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Levy_shortbzed - Title Milton's Dalila as depicted in...

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Title? Milton’s Dalila, as depicted in Samson Agonistes , is hardly a simple equivalent to the biblical Delilah, as depicted in Judges 16. By emphasizing Delilah’s womanhood, giving her an explicit Philistine nationality, and creating a marriage between Samson and Delilah, John Milton uses one of the Bible’s most infamous heightens femmes fatales to heighten the appearance of Samson’s mental weakness. Milton stresses Delilah’s womanhood, and de-emphasizes her personhood, by having Samson use the noun “woman” instead of “Delilah” “Dalila” while speaking of her. Samson refers to her as Delilah by name only twice throughout the piece. his poem [cite specific refs.] . The remaining references are “a woman” or some variation thereof. [how many more times is this used versus “Dalila”?] Samson first mentions Delilah when he is bemoaning his submission to Delilah’s pleadings to reveal his secret. He says, “Under the seal of silence could not keep,/But weakly to a woman must reveal it” (Milton 49-50 [supply full bibliographical reference to edition 49-50). employed] ). Later, Samson exclaims, “Fool! to have divulged the secret of God/To a deceitful woman?” (Milton 201-202). Further on, Samson says again that he “gave up [his] fort of silence to a woman” (Milton 236). The effect of these references creates the impression that it could have been any woman and not just Delilah who deceived Samson. [well, maybe not just any woman; but more that it is the “womanliness” of Delilah that seduced Samson 1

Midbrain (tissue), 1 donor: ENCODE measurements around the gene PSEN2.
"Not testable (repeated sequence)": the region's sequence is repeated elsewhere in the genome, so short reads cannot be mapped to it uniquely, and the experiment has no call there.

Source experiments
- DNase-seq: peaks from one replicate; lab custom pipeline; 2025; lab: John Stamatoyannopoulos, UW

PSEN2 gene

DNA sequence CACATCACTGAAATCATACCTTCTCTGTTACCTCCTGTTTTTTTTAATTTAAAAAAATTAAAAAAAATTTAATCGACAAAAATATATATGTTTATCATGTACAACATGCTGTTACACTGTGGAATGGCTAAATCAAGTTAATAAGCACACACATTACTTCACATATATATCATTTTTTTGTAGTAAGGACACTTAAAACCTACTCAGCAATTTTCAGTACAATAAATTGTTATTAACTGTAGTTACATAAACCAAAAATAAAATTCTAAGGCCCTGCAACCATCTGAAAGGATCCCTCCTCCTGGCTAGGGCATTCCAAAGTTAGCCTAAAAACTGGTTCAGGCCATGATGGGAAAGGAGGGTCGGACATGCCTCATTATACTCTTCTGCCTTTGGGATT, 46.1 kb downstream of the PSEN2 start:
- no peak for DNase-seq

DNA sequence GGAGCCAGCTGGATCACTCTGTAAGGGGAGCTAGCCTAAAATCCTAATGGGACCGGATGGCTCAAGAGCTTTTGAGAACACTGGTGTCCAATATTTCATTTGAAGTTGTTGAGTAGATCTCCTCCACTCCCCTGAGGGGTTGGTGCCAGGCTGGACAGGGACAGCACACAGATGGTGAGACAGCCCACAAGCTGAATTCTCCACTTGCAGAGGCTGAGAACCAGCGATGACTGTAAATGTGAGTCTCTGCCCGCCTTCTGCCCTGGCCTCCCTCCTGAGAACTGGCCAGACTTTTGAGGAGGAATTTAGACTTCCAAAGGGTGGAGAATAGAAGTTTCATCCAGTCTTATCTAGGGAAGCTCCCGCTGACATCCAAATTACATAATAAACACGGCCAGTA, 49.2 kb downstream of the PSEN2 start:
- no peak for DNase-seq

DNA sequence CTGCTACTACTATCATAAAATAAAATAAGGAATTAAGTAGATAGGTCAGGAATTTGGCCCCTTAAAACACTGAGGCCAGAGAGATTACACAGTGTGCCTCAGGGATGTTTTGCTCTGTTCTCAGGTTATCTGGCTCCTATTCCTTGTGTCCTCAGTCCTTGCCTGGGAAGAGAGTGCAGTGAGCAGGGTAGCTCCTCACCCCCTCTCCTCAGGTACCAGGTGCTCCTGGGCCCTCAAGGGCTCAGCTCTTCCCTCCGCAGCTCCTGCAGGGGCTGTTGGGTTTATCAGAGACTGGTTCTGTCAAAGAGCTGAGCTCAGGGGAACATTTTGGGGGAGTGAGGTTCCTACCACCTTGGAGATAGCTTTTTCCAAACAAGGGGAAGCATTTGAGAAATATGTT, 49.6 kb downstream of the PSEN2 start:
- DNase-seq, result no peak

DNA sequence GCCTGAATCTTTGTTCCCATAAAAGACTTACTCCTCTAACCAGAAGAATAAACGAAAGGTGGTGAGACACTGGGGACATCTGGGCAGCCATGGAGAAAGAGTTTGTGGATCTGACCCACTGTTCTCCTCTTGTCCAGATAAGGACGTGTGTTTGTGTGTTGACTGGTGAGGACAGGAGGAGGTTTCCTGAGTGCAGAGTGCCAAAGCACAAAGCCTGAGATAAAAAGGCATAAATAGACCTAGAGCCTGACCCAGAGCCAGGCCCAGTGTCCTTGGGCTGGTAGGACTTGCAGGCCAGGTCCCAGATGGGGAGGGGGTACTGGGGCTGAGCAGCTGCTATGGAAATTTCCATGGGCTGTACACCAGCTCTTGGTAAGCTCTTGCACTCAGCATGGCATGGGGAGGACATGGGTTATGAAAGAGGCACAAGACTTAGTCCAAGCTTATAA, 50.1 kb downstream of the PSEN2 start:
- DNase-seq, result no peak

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—her sexual power, which any “woman” may possess.] Milton’s pronoun choice of “a” woman instead of “the” woman or “that” woman enhances the perceived anonymity of Delilah. perception of Delilah as a representation of woman personified. Delilah’s deception, then, gets attributed to all women instead of just Delilah. Any women, or “a woman,” could be partially responsible for Samson’s blindness and defeat. Delilah even admits that the her deceptiveness can be attributed to her sex, “It was a weakness/In me, but incident to all our sex,/ Curiosity, inquisitive, importune/Of secrets, then with like infirmity/To publish them” (Milton 773-777) Milton is implying that women in general are deceptive, not just Delilah. implies that the very essence of a woman is to be deceptive, and there is nothing particularly unique about Delilah in this respect.. Establishing women as By first establishing that women are a dishonest, deceptive sex, Milton thus makes Samson seem all the more foolhardy for his capitulation to Delilah. Of course, in this respect, Milton simply reflects a common attitude of his time (or perhaps any time!). Milton’s seventeenth century audience would have begun reading
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